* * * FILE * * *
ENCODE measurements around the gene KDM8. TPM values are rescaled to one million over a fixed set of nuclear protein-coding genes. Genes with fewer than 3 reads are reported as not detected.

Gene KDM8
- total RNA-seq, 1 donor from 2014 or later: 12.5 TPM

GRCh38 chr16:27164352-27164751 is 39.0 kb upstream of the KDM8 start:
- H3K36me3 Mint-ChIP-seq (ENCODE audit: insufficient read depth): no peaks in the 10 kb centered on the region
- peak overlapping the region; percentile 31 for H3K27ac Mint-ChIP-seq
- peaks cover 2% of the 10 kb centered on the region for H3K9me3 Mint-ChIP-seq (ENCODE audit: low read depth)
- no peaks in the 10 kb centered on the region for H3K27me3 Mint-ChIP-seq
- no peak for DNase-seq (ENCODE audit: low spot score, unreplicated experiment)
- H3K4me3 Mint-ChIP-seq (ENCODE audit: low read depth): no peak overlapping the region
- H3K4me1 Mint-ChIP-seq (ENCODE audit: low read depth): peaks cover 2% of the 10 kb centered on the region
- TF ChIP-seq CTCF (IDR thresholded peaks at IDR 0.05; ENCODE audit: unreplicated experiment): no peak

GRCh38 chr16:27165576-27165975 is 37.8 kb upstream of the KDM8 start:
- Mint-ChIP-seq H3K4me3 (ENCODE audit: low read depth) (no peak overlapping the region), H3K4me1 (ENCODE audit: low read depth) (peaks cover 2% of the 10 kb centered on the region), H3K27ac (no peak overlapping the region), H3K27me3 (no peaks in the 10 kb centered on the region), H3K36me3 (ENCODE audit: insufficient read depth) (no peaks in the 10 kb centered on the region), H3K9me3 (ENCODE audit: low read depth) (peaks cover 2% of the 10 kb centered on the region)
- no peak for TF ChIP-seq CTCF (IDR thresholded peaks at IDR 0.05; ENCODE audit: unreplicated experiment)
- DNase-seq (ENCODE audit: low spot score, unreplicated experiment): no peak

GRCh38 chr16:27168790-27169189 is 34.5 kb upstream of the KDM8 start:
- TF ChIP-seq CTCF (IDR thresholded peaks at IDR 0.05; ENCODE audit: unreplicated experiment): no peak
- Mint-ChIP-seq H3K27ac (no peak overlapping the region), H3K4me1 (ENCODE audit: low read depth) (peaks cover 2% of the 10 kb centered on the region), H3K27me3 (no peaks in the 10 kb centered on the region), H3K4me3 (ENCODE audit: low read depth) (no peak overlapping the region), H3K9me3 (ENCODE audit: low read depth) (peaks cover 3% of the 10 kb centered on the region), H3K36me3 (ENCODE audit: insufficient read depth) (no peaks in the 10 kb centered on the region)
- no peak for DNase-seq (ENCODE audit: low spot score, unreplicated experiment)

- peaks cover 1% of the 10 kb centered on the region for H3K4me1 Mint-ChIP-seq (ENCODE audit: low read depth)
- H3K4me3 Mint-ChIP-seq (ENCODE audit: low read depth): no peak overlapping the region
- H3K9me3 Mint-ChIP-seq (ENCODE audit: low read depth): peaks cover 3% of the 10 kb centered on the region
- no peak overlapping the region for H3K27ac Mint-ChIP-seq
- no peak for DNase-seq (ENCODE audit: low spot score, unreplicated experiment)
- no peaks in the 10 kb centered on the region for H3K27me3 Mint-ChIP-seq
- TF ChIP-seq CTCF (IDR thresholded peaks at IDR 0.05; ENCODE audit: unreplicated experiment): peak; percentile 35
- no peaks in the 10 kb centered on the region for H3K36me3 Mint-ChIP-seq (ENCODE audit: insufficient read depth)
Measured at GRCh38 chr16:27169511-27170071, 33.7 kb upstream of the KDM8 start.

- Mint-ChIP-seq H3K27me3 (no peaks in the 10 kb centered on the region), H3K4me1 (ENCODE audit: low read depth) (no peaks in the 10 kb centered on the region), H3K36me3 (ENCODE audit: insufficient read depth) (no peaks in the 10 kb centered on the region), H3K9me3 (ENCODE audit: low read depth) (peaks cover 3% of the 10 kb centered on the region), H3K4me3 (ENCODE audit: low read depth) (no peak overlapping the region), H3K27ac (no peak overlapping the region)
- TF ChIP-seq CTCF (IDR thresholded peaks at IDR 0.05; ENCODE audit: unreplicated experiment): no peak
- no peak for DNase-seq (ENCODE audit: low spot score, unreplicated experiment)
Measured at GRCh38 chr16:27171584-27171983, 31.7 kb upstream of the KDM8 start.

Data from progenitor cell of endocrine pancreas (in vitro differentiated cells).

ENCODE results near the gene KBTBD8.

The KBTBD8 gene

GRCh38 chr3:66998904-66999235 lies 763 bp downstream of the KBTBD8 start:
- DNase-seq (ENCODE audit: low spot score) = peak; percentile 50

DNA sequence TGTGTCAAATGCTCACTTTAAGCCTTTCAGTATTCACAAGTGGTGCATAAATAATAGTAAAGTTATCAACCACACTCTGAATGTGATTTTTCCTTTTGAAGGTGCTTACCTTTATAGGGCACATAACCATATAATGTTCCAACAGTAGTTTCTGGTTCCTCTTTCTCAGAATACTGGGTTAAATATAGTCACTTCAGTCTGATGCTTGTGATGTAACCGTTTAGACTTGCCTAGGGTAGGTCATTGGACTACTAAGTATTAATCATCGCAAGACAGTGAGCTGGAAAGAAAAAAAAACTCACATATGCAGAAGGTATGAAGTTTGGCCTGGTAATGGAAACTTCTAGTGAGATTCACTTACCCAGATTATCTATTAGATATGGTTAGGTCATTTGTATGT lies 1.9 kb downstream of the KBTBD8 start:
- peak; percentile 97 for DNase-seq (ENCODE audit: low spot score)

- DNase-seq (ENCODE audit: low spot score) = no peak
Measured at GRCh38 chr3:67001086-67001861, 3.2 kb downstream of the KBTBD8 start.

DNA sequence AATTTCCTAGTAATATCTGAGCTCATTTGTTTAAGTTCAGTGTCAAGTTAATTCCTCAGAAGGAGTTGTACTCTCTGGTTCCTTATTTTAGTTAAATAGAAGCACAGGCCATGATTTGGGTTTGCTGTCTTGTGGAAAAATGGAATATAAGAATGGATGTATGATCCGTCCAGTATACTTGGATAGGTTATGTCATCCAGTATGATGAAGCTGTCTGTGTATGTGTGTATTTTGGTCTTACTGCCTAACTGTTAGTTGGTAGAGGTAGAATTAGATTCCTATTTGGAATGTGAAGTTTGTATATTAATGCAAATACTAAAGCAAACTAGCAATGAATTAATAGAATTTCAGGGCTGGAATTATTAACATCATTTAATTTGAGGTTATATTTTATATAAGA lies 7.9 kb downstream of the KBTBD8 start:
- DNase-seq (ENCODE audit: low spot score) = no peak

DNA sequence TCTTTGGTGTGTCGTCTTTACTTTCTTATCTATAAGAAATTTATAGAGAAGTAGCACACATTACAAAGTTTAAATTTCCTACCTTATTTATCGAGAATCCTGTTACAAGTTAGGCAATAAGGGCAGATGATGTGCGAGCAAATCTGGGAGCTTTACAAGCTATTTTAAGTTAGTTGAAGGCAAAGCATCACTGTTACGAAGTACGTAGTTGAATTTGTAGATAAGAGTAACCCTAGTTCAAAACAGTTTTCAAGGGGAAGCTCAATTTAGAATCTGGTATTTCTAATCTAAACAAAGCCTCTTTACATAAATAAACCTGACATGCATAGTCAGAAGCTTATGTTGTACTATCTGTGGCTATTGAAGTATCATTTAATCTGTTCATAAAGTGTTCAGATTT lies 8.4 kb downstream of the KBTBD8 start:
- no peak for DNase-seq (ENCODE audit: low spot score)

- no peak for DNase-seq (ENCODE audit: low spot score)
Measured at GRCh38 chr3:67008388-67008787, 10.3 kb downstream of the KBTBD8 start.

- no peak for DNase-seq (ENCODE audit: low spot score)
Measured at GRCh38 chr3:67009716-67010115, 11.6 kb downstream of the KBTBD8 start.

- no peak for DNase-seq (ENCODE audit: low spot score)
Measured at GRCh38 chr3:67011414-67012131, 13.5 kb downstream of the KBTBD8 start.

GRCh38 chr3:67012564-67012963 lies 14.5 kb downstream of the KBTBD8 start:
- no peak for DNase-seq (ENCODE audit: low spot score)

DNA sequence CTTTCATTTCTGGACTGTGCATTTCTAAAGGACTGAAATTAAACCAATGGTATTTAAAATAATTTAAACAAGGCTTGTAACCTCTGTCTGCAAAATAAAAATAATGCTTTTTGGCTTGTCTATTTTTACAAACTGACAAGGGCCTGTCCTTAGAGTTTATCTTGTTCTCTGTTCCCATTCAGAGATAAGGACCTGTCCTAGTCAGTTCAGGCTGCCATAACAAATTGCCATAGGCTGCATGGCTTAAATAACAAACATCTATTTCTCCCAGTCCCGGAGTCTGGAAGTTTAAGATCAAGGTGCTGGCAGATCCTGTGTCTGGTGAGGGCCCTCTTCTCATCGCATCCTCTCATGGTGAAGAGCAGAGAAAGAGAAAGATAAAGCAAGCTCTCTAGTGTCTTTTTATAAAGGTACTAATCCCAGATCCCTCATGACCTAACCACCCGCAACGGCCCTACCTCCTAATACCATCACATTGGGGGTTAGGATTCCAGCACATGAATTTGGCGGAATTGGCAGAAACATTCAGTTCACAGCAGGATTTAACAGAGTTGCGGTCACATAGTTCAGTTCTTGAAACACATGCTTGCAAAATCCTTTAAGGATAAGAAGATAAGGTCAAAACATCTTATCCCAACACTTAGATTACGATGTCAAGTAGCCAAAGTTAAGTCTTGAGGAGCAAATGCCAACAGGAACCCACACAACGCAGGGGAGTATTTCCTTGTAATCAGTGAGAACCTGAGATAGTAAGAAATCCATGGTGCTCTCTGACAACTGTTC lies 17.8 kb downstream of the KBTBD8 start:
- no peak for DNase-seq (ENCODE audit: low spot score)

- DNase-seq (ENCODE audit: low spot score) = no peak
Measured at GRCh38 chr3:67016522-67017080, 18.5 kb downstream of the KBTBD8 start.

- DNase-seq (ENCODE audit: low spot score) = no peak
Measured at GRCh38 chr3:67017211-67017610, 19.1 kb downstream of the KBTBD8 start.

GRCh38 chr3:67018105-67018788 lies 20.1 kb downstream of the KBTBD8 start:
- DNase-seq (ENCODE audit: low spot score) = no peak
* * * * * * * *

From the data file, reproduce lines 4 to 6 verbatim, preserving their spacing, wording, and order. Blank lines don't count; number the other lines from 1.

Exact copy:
GRCh38 chr16:27164352-27164751 is 39.0 kb upstream of the KDM8 start:
- H3K36me3 Mint-ChIP-seq (ENCODE audit: insufficient read depth): no peaks in the 10 kb centered on the region
- peak overlapping the region; percentile 31 for H3K27ac Mint-ChIP-seq